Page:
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The UK's first attempts to develop an independent home-made nuclear deterrent were farcical. The safety in one of the UK's hydrogen bomb designs was a container full of large ball bearings. To arm the weapon before delivery, the ball bearings had to be let out through a hole in the bottom of the bomb into a pit.


Blue Peacock - Wikipedia, the free encyclopedia

One technical problem was that buried objects--especially during winter--can get very cold, and it was possible the mine would not have worked after some days underground, due to the electronics being too cold to operate properly. Various methods to get around this were studied, such as wrapping the bombs in insulating blankets. One particularly remarkable proposal suggested that live chickens should be included in the mechanism. The chickens would be sealed inside the casing, with a supply of food and water; they would remain alive for a week or so, which was the expected maximum lifetime of the bomb in any case. The body heat given off by the chickens would, it seems, have been sufficient to keep all the relevant components at a working temperature. This proposal was sufficiently outlandish that it was taken as an April Fool's Day joke when the Blue Peacock file was declassified on April 1, 2004. Tom O'Leary, head of education and interpretation at the National Archives, replied to the media that, "It does seem like an April Fool but it most certainly is not. The Civil Service does not do jokes."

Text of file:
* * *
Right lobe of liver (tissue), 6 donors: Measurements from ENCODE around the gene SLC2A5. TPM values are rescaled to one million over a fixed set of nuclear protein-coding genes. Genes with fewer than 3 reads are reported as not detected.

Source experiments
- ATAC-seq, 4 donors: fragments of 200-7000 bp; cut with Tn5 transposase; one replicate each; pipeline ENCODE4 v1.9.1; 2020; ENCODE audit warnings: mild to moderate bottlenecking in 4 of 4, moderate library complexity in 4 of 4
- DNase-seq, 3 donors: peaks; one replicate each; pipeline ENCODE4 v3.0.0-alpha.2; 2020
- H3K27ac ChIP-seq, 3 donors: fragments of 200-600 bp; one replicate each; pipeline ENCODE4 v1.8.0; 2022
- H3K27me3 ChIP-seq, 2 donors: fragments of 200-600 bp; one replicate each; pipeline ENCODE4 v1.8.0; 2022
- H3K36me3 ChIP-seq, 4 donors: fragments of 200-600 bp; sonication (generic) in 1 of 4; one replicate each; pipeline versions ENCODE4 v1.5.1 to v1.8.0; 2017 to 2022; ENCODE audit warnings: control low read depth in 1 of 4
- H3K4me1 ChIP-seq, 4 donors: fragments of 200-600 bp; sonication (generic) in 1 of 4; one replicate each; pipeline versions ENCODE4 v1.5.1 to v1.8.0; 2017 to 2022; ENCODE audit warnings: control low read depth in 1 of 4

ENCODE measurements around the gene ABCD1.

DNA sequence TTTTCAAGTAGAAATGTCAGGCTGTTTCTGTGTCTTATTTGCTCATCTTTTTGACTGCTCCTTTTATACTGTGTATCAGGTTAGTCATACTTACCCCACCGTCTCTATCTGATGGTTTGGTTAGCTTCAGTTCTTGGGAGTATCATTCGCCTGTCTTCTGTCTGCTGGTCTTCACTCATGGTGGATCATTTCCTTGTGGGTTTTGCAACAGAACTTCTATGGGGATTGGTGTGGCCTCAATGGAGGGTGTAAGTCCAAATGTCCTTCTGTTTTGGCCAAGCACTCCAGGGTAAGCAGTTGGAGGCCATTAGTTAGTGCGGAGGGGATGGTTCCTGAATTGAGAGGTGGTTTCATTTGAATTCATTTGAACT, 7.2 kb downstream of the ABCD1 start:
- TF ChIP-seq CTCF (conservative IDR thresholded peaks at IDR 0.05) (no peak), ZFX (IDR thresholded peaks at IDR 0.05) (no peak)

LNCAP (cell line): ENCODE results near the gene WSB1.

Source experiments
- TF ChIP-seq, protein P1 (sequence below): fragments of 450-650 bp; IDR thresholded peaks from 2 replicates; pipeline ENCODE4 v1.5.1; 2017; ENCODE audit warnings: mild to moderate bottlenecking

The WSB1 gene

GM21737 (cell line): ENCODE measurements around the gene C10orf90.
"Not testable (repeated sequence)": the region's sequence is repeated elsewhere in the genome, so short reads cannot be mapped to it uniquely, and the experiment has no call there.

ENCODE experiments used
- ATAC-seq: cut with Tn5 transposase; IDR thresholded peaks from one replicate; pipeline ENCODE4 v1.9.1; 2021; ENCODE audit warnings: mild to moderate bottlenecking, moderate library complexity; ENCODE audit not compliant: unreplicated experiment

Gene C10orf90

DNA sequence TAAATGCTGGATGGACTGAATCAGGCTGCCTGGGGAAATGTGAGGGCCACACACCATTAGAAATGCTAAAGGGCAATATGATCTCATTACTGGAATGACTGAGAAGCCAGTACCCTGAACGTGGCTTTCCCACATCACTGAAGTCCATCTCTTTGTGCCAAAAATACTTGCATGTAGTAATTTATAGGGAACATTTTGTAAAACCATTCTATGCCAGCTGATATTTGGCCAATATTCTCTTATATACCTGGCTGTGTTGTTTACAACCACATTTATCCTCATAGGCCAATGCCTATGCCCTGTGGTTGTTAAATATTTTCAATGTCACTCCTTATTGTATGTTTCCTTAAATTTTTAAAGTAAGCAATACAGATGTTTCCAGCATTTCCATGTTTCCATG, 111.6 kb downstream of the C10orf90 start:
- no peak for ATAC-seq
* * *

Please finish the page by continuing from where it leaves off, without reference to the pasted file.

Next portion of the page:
The Blue Streak MRBM took at least fifteen to thirty minutes to load and fire, which made it less than entirely convincing as a deterrent.  

So Polaris, with US rocketry and warheads modified and built in the UK, was a reasonable deal.

Trident was an obvious continuation. The reality is that the UK doesn't have the skills needed to design effective warheads and missiles without US help, and can't afford an independent design program.

by ThatBritGuy (thatbritguy (at) googlemail.com) on Tue Jul 14th, 2009 at 06:19:17 PM EST
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